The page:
UBC Graduate Research

Making spaces : bicycle storage in multi-unit residential buildings on the University of British Columbia campus Smith, Cail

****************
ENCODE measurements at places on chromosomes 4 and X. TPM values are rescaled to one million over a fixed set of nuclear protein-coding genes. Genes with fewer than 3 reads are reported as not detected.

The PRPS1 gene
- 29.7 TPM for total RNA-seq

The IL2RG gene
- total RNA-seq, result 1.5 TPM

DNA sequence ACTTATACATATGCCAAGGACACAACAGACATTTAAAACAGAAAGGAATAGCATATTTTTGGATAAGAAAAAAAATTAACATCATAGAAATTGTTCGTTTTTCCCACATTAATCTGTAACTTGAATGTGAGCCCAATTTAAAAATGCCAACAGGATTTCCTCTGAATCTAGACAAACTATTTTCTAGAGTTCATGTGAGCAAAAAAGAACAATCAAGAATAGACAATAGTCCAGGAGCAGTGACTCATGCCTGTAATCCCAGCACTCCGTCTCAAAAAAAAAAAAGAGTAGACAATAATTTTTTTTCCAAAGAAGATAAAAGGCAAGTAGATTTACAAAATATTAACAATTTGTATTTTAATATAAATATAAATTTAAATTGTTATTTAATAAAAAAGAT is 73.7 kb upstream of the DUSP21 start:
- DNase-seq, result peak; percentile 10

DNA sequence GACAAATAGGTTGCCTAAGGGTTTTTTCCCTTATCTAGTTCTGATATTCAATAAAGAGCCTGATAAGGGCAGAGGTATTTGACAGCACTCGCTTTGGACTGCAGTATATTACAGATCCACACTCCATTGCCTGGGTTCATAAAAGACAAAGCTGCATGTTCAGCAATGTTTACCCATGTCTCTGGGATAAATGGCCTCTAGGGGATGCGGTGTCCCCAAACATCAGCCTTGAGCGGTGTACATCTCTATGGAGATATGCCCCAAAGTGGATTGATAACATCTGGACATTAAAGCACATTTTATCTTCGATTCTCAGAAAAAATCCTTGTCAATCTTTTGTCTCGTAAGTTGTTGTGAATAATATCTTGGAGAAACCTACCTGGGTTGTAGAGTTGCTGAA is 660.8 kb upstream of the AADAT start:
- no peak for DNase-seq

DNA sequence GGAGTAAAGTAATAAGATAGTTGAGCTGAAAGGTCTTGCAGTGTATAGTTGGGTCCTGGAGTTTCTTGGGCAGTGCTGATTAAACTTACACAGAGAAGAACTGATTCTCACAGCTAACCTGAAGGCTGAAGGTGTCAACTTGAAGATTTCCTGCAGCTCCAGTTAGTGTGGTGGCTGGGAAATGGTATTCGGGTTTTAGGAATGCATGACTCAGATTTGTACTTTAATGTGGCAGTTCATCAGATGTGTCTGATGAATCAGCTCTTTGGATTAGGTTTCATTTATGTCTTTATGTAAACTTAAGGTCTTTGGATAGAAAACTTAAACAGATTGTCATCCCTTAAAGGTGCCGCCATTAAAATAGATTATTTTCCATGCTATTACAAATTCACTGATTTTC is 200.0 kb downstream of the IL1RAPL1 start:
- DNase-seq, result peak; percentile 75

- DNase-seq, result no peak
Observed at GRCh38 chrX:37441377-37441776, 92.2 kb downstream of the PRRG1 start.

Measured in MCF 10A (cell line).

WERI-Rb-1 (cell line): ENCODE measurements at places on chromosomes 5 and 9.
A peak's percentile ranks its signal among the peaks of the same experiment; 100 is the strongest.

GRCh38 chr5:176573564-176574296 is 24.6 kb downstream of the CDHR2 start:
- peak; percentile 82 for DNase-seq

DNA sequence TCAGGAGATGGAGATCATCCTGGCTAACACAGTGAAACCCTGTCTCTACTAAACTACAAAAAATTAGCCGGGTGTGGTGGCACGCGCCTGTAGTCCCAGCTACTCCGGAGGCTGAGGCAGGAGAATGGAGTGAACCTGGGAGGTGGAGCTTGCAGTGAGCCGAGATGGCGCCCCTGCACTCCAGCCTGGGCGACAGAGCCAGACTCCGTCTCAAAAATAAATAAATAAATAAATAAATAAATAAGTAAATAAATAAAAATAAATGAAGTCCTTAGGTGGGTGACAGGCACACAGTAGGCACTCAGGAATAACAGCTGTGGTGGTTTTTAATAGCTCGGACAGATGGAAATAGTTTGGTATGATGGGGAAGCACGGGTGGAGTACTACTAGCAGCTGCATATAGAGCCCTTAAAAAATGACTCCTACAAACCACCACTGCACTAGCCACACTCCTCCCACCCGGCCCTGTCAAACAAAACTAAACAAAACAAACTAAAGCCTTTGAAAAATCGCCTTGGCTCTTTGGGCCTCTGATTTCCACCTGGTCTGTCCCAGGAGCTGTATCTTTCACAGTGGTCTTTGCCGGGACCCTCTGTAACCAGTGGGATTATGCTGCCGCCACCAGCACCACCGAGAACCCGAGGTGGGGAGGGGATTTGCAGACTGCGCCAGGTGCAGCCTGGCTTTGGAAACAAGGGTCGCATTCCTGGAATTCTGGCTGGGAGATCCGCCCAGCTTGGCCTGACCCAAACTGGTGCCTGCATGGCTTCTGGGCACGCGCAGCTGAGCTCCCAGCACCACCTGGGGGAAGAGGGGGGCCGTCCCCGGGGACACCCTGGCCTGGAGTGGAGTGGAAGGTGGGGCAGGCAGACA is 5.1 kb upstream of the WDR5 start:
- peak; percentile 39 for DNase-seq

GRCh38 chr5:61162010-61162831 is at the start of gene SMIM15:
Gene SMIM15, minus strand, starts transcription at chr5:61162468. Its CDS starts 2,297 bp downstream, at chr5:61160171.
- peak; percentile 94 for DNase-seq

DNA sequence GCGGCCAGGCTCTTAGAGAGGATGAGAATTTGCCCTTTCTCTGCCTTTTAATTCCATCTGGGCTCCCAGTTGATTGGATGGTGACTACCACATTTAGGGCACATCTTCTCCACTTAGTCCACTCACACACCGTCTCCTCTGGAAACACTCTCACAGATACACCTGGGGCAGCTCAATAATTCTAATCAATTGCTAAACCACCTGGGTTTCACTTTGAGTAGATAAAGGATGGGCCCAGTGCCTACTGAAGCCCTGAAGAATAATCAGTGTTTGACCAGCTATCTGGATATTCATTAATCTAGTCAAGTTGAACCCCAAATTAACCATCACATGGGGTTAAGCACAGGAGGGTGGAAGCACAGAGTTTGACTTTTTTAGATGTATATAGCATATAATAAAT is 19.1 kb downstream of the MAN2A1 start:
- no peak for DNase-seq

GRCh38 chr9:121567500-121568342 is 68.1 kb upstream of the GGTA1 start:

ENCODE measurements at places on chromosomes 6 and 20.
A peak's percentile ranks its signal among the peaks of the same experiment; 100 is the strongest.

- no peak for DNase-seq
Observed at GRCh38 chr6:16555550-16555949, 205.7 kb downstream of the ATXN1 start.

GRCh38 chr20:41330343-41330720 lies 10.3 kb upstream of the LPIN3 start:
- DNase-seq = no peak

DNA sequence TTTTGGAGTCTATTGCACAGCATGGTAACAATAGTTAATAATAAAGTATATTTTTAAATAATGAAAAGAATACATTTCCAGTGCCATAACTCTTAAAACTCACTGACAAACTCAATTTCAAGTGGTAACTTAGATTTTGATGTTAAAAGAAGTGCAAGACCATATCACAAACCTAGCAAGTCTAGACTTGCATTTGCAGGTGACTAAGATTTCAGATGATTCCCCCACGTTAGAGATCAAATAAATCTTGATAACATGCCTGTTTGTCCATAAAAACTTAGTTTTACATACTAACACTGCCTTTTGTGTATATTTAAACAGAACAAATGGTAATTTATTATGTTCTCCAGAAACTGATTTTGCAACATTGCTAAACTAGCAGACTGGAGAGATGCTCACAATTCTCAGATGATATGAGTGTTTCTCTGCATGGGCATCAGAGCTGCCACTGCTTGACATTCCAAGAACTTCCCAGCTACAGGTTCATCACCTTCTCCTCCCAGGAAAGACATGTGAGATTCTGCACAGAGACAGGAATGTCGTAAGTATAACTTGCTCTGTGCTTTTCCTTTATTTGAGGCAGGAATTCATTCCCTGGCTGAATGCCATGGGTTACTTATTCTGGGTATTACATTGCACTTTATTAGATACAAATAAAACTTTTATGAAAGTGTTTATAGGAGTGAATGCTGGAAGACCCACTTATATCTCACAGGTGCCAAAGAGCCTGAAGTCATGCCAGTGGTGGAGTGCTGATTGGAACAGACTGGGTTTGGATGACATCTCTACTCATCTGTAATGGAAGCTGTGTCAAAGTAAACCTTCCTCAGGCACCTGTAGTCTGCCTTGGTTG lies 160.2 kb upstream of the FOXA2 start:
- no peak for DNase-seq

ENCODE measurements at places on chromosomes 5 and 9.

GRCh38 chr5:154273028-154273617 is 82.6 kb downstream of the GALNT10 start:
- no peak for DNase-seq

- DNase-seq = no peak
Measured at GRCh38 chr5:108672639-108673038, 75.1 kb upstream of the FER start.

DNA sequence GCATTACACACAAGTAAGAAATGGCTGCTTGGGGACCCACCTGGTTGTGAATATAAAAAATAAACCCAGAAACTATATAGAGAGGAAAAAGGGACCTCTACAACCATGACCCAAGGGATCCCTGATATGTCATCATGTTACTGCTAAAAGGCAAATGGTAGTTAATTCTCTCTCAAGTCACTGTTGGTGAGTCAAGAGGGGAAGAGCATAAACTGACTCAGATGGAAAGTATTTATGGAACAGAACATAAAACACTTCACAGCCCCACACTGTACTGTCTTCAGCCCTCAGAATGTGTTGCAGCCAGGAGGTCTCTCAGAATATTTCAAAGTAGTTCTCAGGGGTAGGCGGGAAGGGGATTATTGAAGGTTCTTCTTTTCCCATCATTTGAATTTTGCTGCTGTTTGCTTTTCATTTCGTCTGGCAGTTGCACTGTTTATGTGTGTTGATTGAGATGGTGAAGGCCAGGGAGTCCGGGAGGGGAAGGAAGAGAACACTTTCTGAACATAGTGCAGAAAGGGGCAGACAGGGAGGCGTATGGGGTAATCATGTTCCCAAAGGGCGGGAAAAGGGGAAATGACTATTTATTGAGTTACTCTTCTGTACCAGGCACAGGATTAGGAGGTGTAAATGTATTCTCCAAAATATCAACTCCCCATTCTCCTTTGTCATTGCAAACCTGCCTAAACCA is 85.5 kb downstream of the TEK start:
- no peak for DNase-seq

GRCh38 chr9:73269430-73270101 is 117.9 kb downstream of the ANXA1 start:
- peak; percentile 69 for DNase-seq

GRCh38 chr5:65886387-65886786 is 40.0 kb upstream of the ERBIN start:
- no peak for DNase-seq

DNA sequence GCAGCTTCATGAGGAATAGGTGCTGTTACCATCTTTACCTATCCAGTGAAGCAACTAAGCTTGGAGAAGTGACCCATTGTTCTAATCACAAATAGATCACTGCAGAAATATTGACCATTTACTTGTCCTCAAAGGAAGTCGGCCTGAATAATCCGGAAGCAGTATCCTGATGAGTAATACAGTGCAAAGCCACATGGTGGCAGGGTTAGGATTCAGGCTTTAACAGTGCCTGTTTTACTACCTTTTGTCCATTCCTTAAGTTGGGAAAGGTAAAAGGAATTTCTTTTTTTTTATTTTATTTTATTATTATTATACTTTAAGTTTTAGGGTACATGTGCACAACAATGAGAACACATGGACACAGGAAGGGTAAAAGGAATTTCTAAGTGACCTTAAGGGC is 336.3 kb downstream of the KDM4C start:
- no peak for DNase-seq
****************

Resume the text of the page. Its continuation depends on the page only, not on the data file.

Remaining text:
This project, Bike Storage Facilities in UBC Residental Buildings, is a student-led university collaboration with the SEEDS Sustainability Program, Campus and Community Planning, UBC Properties Trust, and Polygon Homes. The E3 Eco Group also participated in this project on behalf of UBC Properties Trust and Polygon Homes. This project is intended to: 1. Determine bicycle storage demand in study buildings; 2. Suggest design and facilities management options for Class I & II bicycle storage; and, 3. Generate UBC PT & Polygon specific recommendations as well as recommendations for updated REAP guidelines and UBC Development Handbook for Campus + Community Planning. To meet this objectives, four studies were completed at six buildings: 1. An occupancy study of Class I (secure indoor) bicycle parking; 2. A duration study of Class II (outdoor) bicycle parking; 3. A duration study of Class I storage; and, 4. A resident preference survey. Findings Based on these studies, Class I & Class II bicycle storage is not meeting residents needs and demand for bicycle parking exceeds supply. The majority of residents store their bicycles in common Class I storage rooms, however occupancy studies and the resident survey reveal these rooms are overcrowded, encouraging other residents to store their bicycles in a variety of other locations such as in their units, on their decks and in Class II parking near the building. Of bicycles in the common storage areas, approximately one-third were used regularly (once every two weeks or more); one-third were used occasionally (once every two months or more) and one-third not used during the study period. This means there could be the potential to increase cycling mode share on campus by encouraging more residents to cycle regularly and to increase storage room utilization by improving the management of these rooms. Recommendations UBC-specific recommendations (and general best practices guidelines) were created based on the data collected, best practice reviews and contextual analysis, including: • Common Class I storage should be located in visible locations and its capacity expanded through retrofits and parking minimums reflective of number of residents rather than number of units. • Class I bicycles lockers should meet best practices for Class I storage and be built exclusively for bicycle storage. • Class II storage should be located close to the building entrance and 25-50% of bicycle parking spaces should be covered. • Additional REAP credits should be awarded to buildings which support a bicycle share site, add bicycle lockers and include bicycle storage in the design of the unit or unit's deck. • Retrofitting should be done by allowing in-unit storage, adding bicycle lockers, and building bicycle cages in unused auto parking spaces. • UBC should expand the existing bicycle share system or bring an upgraded bicycle share system to campus. • To encourage residents to cycle, UBC should also upgrade on-road campus cycling facilities to match Dutch standards (ITCTI, 2007) or City of Vancouver AAA facilities guidelines (City of Vancouver, 2017). Implementing these recommendations will help developers meet resident demands and likely increase cycling mode share on campus. Disclaimer: “UBC SEEDS provides students with the opportunity to share the findings of their studies, as well as their opinions, conclusions and recommendations with the UBC community. The reader should bear in mind that this is a student project/report and is not an official document of UBC. Furthermore readers should bear in mind that these reports may not reflect the current status of activities at UBC. We urge you to contact the research persons mentioned in a report or the SEEDS Coordinator about the current status of the subject matter of a project/report.”

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